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IPCC teleconference
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Media Kit: Feature: Understanding Climate Change | Multimedia Gallery | Working Group II Release (March 23, 2007)

NCAR Scientists Available to Discuss New IPCC Report on the
Physical Science of Climate Change

January 25, 2007

BOULDER—The Intergovernmental Panel on Climate Change (IPCC) will release its new assessment report in Paris on February 2. Several scientists at the National Center for Atmospheric Research (NCAR) are major contributors to the report by serving as coordinating lead authors or lead authors or by reviewing drafts of the document.

These scientists will be available to the media to discuss the report after it is released. Contact information for each of them is provided below. In addition, links to background information and graphics illustrating climate change can be found here.

NCAR's primary sponsor is the National Science Foundation.

sea ice

This iceberg in Wolstenholm Fjord, just north of Thule, Greenland, was captured from the NSF/NCAR C-130 aircraft during a field experiment. Click here or on the image to enlarge; more images available in the Climate Change Multimedia Gallery. (©UCAR. News media terms of use*)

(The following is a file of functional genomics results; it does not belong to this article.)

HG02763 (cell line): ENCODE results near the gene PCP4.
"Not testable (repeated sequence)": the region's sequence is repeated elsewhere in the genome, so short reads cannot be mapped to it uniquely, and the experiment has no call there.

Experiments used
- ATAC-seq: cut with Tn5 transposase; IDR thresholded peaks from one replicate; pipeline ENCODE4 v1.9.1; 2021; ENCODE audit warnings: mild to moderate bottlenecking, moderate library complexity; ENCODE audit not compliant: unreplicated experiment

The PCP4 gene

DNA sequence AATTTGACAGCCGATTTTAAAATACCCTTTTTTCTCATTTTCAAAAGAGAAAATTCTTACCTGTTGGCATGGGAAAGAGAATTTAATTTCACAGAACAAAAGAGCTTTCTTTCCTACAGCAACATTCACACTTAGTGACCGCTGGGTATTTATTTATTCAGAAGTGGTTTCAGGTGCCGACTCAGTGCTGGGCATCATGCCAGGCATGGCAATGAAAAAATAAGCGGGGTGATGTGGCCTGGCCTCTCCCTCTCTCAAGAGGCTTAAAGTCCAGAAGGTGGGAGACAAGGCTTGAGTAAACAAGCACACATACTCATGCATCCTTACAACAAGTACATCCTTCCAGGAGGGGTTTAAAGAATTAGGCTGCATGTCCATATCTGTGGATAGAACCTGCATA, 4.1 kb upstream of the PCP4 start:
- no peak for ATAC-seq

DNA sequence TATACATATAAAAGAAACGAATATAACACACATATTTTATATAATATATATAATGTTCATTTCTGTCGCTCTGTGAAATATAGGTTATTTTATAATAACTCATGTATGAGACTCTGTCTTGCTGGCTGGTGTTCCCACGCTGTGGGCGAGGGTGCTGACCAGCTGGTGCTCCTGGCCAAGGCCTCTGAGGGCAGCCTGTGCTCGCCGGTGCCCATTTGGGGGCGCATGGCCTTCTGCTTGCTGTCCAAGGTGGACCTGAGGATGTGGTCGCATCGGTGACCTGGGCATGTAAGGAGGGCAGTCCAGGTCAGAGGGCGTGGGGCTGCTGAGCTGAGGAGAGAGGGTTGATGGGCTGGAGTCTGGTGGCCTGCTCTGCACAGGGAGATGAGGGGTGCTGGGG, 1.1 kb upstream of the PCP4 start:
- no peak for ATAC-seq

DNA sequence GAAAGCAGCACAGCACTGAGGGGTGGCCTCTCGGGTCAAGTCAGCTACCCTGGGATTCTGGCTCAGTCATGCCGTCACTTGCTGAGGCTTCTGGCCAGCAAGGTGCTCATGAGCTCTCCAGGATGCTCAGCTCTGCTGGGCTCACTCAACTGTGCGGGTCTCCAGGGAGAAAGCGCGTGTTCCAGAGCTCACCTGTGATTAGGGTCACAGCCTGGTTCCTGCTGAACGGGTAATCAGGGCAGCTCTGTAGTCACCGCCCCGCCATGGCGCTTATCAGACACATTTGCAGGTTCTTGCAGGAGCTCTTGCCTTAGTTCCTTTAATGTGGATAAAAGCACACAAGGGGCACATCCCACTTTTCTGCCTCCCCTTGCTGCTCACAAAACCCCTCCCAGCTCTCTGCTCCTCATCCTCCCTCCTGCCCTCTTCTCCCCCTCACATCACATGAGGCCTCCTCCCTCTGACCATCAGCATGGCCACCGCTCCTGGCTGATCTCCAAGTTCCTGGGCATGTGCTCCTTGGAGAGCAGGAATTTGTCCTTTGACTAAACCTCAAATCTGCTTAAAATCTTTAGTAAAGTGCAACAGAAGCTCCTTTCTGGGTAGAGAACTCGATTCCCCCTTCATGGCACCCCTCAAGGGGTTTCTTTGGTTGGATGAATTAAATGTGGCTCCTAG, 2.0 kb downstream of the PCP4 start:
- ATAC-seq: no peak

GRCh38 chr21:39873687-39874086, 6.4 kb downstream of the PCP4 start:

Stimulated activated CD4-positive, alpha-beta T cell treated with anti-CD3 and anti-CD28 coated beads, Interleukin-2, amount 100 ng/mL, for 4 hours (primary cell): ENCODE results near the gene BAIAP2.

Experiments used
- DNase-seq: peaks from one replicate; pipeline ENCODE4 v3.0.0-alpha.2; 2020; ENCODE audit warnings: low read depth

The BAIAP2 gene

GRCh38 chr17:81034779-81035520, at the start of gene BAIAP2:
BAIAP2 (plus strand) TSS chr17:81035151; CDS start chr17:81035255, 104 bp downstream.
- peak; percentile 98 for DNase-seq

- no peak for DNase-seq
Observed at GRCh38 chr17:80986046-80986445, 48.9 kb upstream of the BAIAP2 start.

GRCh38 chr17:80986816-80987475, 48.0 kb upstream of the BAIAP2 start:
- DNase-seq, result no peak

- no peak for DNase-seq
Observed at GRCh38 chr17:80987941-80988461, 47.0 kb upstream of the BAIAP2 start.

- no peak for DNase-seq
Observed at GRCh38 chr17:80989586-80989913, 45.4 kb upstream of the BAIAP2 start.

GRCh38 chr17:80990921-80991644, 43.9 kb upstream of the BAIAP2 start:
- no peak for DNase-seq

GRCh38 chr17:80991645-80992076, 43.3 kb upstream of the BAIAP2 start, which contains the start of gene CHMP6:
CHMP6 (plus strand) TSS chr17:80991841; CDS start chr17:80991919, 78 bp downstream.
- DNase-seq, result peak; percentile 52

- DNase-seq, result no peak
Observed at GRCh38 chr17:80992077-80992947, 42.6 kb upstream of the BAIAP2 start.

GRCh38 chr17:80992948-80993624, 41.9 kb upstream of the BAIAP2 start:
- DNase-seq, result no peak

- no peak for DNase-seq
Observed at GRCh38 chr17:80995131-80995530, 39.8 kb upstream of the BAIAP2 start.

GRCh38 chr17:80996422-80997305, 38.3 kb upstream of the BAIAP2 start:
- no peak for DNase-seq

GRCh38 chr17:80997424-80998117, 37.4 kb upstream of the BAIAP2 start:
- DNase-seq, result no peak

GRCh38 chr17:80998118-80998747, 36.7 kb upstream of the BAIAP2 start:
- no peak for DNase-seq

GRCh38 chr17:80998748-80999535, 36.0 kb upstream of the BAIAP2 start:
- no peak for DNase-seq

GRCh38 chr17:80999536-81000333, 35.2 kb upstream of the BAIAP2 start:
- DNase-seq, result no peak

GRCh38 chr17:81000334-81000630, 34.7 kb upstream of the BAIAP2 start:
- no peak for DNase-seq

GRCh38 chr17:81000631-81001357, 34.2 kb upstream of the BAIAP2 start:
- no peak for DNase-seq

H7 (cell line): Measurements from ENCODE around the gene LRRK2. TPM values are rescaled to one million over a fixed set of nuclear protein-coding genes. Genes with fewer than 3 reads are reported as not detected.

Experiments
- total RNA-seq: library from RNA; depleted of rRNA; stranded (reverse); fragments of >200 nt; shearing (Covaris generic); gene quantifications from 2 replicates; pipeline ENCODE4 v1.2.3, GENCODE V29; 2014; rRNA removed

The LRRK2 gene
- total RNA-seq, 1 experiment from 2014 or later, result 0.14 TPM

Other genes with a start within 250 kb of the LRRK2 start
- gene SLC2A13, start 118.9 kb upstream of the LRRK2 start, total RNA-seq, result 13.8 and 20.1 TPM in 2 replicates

The IPCC, a group representing over 180 governments, operates under the auspices of the U.N. Environment Programme and the World Meteorological Organization. It commissions assessments of global climate change by hundreds of scientists who are experts in the field. It is now issuing the fourth in a series of periodic assessments beginning with the February 2 report by Working Group I, which focuses on the science of climate change.

The assessment by Working Group I will report on observed changes in temperature, rainfall, storms, ice cover, and other climate features. It will also examine greenhouse gases, airborne particles, and other factors that affect climate, including solar variations. It will look back at past climate and include projections of future changes, both globally and regionally.

Two other IPCC working groups will release their sections of the report later in the year. One will examine the impacts of, vulnerability to, and planning for climate change; the other will investigate options for mitigating climate change.

This year's IPCC report draws heavily on the NCAR-based Community Climate System Model (CCSM) for simulations of past, present, and future climate.

A teleconference for credentialed journalists will take place on Friday, February 2. For more information about this and other NCAR media relations activities related to the IPCC reports, please contact David Hosansky (see box at above right).

The following NCAR scientists made major contributions to the Working Group I report
kevin trenberth

Kevin Trenberth - 303-497-1318
Coordinating Lead Author, Chapter 3 (observations of surface and atmospheric climate change)

Trenberth is an NCAR senior scientist and head of the center's Climate Analysis Section. His specialties include global climate change, climate variability and El Niño, the hydrological cycle, and climate observations.

guy brasseur

Guy Brasseur - 303-497-1632
Coordinating Lead Author, Chapter 7 (connections between changes in the climate system and biogeochemistry)